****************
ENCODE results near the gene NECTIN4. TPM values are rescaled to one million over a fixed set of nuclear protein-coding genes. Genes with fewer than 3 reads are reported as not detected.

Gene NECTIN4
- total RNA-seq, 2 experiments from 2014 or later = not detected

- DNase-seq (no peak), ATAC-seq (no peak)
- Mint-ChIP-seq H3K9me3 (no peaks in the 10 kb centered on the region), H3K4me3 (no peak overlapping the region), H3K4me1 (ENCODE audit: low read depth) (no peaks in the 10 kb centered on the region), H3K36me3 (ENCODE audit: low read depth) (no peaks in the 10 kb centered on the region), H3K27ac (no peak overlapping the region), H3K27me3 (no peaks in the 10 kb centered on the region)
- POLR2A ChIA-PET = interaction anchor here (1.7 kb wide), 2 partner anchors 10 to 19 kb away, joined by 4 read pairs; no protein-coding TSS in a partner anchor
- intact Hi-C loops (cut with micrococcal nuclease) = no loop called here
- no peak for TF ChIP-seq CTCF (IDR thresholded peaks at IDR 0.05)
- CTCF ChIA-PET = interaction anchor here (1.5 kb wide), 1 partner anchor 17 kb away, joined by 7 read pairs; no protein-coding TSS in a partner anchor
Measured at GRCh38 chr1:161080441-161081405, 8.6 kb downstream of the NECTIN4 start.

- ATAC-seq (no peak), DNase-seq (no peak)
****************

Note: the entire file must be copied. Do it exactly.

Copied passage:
ENCODE results near the gene NECTIN4. TPM values are rescaled to one million over a fixed set of nuclear protein-coding genes. Genes with fewer than 3 reads are reported as not detected.

Gene NECTIN4
- total RNA-seq, 2 experiments from 2014 or later = not detected

- DNase-seq (no peak), ATAC-seq (no peak)
- Mint-ChIP-seq H3K9me3 (no peaks in the 10 kb centered on the region), H3K4me3 (no peak overlapping the region), H3K4me1 (ENCODE audit: low read depth) (no peaks in the 10 kb centered on the region), H3K36me3 (ENCODE audit: low read depth) (no peaks in the 10 kb centered on the region), H3K27ac (no peak overlapping the region), H3K27me3 (no peaks in the 10 kb centered on the region)
- POLR2A ChIA-PET = interaction anchor here (1.7 kb wide), 2 partner anchors 10 to 19 kb away, joined by 4 read pairs; no protein-coding TSS in a partner anchor
- intact Hi-C loops (cut with micrococcal nuclease) = no loop called here
- no peak for TF ChIP-seq CTCF (IDR thresholded peaks at IDR 0.05)
- CTCF ChIA-PET = interaction anchor here (1.5 kb wide), 1 partner anchor 17 kb away, joined by 7 read pairs; no protein-coding TSS in a partner anchor
Measured at GRCh38 chr1:161080441-161081405, 8.6 kb downstream of the NECTIN4 start.

- ATAC-seq (no peak), DNase-seq (no peak)